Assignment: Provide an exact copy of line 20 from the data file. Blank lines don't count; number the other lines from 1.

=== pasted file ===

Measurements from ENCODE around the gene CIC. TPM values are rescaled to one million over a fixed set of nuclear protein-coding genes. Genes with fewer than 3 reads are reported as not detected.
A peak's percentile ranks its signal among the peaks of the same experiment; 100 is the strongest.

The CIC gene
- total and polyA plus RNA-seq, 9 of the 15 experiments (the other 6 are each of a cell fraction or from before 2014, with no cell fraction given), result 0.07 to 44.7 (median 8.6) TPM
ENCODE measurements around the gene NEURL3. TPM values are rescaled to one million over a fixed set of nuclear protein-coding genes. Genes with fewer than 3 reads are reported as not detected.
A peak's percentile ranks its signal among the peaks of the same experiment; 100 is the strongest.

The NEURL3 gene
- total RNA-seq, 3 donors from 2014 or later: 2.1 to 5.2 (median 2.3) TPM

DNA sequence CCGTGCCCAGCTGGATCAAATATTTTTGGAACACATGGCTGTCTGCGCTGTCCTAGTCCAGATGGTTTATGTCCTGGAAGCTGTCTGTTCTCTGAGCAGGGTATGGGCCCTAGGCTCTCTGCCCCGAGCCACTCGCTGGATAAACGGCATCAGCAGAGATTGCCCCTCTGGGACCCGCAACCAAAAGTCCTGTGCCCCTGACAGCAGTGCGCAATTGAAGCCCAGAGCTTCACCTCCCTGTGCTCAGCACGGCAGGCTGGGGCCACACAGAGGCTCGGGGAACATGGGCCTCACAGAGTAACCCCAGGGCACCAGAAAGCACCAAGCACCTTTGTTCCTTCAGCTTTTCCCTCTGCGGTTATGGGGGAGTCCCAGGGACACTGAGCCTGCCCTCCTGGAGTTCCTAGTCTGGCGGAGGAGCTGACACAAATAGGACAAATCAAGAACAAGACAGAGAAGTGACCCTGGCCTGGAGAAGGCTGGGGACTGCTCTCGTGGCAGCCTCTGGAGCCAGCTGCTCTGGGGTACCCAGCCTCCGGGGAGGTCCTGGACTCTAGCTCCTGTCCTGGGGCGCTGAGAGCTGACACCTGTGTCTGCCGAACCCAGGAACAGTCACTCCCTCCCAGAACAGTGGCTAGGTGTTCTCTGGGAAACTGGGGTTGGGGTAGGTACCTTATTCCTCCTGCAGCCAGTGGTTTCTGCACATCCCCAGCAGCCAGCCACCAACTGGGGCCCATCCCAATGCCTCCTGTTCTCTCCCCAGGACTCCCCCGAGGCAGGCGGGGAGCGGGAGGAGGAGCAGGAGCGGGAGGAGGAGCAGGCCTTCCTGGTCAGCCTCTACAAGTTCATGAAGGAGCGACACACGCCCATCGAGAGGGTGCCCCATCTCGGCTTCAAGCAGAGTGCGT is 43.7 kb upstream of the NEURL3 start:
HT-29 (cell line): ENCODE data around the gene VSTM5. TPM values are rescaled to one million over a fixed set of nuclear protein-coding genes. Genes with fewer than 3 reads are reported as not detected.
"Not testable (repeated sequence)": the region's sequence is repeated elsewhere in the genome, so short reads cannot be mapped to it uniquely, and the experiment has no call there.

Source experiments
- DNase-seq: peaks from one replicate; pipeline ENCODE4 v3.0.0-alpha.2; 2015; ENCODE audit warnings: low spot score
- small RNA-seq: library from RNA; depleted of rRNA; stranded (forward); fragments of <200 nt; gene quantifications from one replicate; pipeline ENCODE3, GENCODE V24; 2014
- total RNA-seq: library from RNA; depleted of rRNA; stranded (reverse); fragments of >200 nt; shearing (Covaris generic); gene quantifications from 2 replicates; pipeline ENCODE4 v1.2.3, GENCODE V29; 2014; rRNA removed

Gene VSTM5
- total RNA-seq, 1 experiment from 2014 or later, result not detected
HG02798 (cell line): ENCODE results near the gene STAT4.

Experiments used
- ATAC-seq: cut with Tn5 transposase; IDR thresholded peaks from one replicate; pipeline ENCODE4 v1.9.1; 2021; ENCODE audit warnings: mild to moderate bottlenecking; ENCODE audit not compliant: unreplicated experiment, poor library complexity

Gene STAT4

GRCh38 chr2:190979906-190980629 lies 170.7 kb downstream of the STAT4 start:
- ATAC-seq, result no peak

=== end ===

- ATAC-seq: cut with Tn5 transposase; IDR thresholded peaks from one replicate; pipeline ENCODE4 v1.9.1; 2021; ENCODE audit warnings: mild to moderate bottlenecking; ENCODE audit not compliant: unreplicated experiment, poor library complexity